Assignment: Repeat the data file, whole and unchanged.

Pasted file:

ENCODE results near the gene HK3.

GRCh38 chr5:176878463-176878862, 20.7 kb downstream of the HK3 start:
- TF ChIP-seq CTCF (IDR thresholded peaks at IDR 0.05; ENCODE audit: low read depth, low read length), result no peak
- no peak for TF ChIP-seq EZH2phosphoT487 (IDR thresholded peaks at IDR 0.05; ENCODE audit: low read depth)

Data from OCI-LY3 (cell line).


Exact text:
ENCODE results near the gene HK3.

GRCh38 chr5:176878463-176878862, 20.7 kb downstream of the HK3 start:
- TF ChIP-seq CTCF (IDR thresholded peaks at IDR 0.05; ENCODE audit: low read depth, low read length), result no peak
- no peak for TF ChIP-seq EZH2phosphoT487 (IDR thresholded peaks at IDR 0.05; ENCODE audit: low read depth)

Data from OCI-LY3 (cell line).